MS charities – beyond the pale


UK MS charities say they represent all people with the disease.

But how can they – with so little ethnic and racial diversity at the top?

Take a look:

“Representation is important,” says Dr Sharmilee Gnanapavan, consultant neurologist at Barts Health NHS Trust. “When people don’t see this, they’ll likely bypass it.”

And that representation – judging from the photos and bios of the above – is Caucasian, middle-aged, with higher-than-average household income and education. This would be ideal if the 130,000 plus people with MS in the country were all like this, but they aren’t. 

And yes, I know I’m hardly the best person to write this article – but I think it’s worth starting somewhere.

Take race. MS was traditionally seen as a “white person’s disease.” While it is still more common in Caucasian, studies show south Asian and Afro-Caribbean people born in high-risk countries – like the UK – have the same risk of developing MS as the native population.

As for data on MS prevalence and incidence in different ethnic groups across the UK, no-one knows for sure, as GP data sets are not reliable, according to Ruth Dobson, consultant neurologist at Barts Health NHS Trust.

But wait, I can hear some of you say. Does it matter – to put it crudely – what colour someone is?

I believe it does. In the past year, the Black Lives Matter movement and the Covid-19 pandemic has exposed the disproportionate racial and health inequalities faced by Black, Asian and minority ethnic (BAME).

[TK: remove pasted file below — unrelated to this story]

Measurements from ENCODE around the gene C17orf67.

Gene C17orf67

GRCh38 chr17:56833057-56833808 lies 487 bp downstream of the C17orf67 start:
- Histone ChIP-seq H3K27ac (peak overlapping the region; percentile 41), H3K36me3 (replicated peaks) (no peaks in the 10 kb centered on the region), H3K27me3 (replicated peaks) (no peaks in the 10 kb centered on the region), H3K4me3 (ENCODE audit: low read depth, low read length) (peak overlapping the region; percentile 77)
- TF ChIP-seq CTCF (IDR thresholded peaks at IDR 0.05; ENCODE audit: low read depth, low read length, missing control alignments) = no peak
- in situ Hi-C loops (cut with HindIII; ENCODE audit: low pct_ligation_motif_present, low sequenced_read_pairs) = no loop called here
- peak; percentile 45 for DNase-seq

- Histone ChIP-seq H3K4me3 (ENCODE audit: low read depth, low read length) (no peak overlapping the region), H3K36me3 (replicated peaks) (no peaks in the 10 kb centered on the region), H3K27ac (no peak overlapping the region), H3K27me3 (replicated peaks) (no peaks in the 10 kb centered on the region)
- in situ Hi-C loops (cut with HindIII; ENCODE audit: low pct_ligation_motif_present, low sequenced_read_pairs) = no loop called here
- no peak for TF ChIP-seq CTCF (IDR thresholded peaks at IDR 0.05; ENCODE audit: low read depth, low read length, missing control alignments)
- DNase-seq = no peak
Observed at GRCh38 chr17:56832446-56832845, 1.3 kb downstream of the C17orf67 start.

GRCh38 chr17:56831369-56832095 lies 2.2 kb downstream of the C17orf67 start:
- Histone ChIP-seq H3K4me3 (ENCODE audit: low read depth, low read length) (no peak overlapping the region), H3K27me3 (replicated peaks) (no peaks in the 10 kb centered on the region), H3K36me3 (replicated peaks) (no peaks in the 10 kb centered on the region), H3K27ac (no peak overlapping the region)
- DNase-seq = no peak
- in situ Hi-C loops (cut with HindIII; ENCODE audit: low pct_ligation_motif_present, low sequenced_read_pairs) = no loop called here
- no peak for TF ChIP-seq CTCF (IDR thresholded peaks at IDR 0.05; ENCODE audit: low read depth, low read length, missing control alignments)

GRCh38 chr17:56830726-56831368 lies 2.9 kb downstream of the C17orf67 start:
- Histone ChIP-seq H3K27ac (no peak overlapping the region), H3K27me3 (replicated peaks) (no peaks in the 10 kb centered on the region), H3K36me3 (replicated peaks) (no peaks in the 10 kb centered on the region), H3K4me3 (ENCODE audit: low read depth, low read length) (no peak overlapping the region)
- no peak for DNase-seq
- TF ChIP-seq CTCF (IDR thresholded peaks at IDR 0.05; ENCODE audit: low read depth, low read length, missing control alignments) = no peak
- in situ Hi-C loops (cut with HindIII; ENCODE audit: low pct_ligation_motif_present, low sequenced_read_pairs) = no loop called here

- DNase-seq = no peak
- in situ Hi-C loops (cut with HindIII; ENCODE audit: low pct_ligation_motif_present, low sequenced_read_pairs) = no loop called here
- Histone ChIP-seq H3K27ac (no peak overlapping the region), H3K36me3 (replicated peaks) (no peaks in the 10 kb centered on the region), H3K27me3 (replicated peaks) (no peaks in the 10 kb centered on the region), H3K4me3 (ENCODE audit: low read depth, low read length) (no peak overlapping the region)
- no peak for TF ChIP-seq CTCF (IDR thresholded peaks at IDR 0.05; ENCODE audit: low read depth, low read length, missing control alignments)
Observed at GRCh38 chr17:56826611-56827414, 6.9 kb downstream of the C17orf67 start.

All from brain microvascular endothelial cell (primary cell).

On a smaller scale, research has consistently shown how a non-diverse leadership – some call it institutional racism – has a negative impact on organisations.

For one thing, it leads to group-think. “The decisions you make are influenced by your background and if everyone is drawn from the same one, there are no dissenting voices. The group becomes unconsciously myopic,” says Dobson.

It also means a dominant body makes all the decisions on the charity’s direction, strategy and distribution of grants and services.  Specialised needs are overlooked in favour of a “one size fits all” approach. 

This is hardly ideal when it comes to MS. Recent studies have revealed unique differences in how the disease impacts minority groups. For example, we know Black people with MS are more likely to have a faster, more disabling disease course and are more prone to visual and walking problems (time to cane 6-10 years faster vs their white counterparts).

Third, if a board isn’t diverse, it risks a disconnect between itself and the community it claims to serve. People not represented feel they are not welcome, belong or valued.